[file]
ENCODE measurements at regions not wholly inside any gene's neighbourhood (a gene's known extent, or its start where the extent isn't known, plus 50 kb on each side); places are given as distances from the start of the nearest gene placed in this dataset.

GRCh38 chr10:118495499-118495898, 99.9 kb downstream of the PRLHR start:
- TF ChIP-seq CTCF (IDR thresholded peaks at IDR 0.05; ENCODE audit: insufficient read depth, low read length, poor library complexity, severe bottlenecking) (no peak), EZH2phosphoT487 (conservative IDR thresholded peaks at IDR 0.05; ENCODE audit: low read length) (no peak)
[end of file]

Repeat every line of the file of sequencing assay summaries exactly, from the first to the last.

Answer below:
ENCODE measurements at regions not wholly inside any gene's neighbourhood (a gene's known extent, or its start where the extent isn't known, plus 50 kb on each side); places are given as distances from the start of the nearest gene placed in this dataset.

GRCh38 chr10:118495499-118495898, 99.9 kb downstream of the PRLHR start:
- TF ChIP-seq CTCF (IDR thresholded peaks at IDR 0.05; ENCODE audit: insufficient read depth, low read length, poor library complexity, severe bottlenecking) (no peak), EZH2phosphoT487 (conservative IDR thresholded peaks at IDR 0.05; ENCODE audit: low read length) (no peak)